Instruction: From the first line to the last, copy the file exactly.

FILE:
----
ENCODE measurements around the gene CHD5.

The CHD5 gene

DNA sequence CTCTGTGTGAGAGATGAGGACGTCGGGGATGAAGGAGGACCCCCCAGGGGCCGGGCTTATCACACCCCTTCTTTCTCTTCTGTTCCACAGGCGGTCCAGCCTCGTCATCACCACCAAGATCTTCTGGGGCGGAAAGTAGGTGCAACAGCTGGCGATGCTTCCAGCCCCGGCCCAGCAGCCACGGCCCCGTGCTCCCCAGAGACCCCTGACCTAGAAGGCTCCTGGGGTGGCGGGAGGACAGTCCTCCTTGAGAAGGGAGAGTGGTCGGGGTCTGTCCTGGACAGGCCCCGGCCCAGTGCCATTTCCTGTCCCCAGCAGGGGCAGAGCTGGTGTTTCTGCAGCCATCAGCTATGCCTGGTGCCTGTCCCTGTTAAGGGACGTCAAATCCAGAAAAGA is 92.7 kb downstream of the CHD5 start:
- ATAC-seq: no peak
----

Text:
ENCODE measurements around the gene CHD5.

The CHD5 gene

DNA sequence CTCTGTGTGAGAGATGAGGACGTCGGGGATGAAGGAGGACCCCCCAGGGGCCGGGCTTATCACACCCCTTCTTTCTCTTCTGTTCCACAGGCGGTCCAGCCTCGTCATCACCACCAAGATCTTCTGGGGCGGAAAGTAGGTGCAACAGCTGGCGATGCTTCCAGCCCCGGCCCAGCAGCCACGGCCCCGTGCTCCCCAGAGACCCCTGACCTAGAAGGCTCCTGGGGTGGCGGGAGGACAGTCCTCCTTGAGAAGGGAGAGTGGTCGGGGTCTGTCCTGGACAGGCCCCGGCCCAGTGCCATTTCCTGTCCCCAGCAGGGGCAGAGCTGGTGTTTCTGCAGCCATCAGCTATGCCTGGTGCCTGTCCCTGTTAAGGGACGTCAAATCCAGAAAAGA is 92.7 kb downstream of the CHD5 start:
- ATAC-seq: no peak